The golden beaches of Southern California are the stuff of lazy days and pop songs. And fantastic camping for those inclined. The best campsites line-up beside the coast between Newport Beach and Dana Point in Orange County, with a few more perched on coastal bluffs north of San Diego. Not surprisingly, these oceanfront sites fill fast, so book early.

Sierra Nevada Mountains

Granite domes and lush Alpine meadows border campgrounds in Yosemite National Park, while enormous sequoias are the draw in Kings Canyon and Sequoia national parks. Campgrounds beside alpine lakes and the sparkling blue waters of Lake Tahoe are always postcard-pretty.

Southern Deserts

For surreal sunsets, striking rock formations, restless sand dunes, and spring wildflowers, head east. Nine campgrounds and plenty more right outside await at Death Valley National Park, home to the lowest spot in the U.S. Joshua trees and picturesque boulders keep Hipcampers happy at Joshua Tree National Park while Anza-Borrego Desert State Park serves up fantastic desert hiking outside San Diego. High season is late fall through spring, when temperatures are pleasant.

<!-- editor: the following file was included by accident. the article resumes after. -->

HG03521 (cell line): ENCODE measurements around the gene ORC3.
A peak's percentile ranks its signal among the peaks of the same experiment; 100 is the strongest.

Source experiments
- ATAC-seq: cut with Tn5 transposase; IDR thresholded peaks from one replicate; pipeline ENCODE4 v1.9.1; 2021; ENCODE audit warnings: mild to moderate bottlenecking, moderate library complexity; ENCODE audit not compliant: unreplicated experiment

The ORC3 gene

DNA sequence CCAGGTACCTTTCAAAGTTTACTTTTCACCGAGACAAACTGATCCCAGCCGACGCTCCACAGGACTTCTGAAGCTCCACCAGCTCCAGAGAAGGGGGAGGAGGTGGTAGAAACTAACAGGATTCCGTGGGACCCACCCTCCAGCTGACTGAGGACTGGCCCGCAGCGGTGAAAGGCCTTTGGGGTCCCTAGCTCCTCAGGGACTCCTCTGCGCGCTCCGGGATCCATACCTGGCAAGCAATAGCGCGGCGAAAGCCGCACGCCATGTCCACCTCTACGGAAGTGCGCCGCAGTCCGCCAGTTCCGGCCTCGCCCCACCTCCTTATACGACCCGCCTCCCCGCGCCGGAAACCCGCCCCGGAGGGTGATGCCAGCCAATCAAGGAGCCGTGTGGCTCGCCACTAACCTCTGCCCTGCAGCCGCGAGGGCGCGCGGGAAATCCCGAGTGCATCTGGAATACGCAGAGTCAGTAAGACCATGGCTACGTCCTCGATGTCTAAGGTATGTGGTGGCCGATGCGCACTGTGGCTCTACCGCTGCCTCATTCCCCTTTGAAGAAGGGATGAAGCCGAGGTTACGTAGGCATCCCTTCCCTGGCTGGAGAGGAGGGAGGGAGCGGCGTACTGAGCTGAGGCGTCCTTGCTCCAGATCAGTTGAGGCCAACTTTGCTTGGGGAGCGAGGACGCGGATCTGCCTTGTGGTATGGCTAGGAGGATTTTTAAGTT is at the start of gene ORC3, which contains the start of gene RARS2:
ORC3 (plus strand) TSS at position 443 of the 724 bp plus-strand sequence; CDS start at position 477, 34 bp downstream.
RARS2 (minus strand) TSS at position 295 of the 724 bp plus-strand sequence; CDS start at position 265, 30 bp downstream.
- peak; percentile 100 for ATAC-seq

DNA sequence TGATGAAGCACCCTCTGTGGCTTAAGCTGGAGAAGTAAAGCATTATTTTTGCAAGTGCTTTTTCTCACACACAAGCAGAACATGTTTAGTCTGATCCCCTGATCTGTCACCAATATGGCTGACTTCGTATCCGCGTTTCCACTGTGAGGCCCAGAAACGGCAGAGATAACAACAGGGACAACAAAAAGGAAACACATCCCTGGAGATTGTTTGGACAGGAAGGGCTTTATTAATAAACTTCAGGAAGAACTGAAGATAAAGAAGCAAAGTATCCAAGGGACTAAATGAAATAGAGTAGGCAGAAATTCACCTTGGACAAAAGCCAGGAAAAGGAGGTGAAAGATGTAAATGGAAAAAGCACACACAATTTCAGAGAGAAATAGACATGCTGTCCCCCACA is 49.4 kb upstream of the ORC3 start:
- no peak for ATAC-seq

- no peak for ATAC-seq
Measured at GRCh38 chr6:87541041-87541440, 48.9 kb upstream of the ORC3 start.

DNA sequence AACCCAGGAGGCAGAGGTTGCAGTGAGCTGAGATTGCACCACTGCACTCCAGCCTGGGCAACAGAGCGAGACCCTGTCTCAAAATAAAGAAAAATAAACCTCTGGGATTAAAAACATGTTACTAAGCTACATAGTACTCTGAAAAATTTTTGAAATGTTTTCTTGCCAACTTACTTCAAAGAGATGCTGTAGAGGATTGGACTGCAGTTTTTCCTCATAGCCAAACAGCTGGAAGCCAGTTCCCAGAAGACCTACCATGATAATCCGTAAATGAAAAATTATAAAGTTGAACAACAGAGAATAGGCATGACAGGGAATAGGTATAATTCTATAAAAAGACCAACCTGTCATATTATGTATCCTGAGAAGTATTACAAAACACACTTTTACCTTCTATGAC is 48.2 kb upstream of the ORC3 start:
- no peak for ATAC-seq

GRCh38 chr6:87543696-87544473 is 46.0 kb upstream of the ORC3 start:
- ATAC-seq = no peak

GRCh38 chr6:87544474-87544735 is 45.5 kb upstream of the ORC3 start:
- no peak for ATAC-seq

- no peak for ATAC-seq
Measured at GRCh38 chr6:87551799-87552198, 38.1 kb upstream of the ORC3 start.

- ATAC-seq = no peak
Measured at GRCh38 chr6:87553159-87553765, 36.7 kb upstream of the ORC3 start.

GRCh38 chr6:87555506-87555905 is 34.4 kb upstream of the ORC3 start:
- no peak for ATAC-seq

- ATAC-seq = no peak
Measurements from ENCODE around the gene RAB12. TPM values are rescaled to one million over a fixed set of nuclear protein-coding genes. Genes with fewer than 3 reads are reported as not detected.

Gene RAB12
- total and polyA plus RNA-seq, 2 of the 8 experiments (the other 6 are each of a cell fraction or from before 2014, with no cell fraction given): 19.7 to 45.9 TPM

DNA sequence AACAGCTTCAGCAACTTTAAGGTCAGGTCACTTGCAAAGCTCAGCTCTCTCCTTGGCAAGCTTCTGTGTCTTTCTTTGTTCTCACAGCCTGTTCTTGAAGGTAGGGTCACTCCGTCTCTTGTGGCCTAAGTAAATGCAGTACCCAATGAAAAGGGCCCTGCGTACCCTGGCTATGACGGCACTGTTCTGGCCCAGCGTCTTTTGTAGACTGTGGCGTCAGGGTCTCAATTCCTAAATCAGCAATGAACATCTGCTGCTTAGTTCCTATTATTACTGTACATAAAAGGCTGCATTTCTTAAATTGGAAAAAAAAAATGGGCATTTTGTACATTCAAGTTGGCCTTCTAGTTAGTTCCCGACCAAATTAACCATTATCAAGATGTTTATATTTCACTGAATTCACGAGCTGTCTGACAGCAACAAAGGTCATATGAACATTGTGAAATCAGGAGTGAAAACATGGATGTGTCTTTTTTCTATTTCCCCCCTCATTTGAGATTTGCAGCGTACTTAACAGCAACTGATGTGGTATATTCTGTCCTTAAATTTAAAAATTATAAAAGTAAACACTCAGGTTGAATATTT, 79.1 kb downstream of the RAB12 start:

Frequently Asked Questions

To reserve a campsite at a California State Park, you can use the official reservation system called ReserveCalifornia. Follow these steps to book your campsite:

  1. Visit the ReserveCalifornia website.
  2. Enter your desired park, campground, or region in the search bar, or use the interactive map to find a location.
  3. Select your preferred dates and the type of camping you're interested in (tent, RV, group site, etc.).
  4. Review the available campsites and choose the one that best suits your needs.
  5. Click "Book Now" and follow the prompts to complete your reservation.
  6. Provide your personal information, payment details, and any additional information requested, then click "Submit."
  7. Once your reservation is confirmed, you'll receive an email with your confirmation number and additional details about your campsite.
It's important to note that campsites at popular parks, especially during peak season, can fill up quickly. It's recommended to book your reservation as far in advance as possible, up to six months ahead of your desired dates.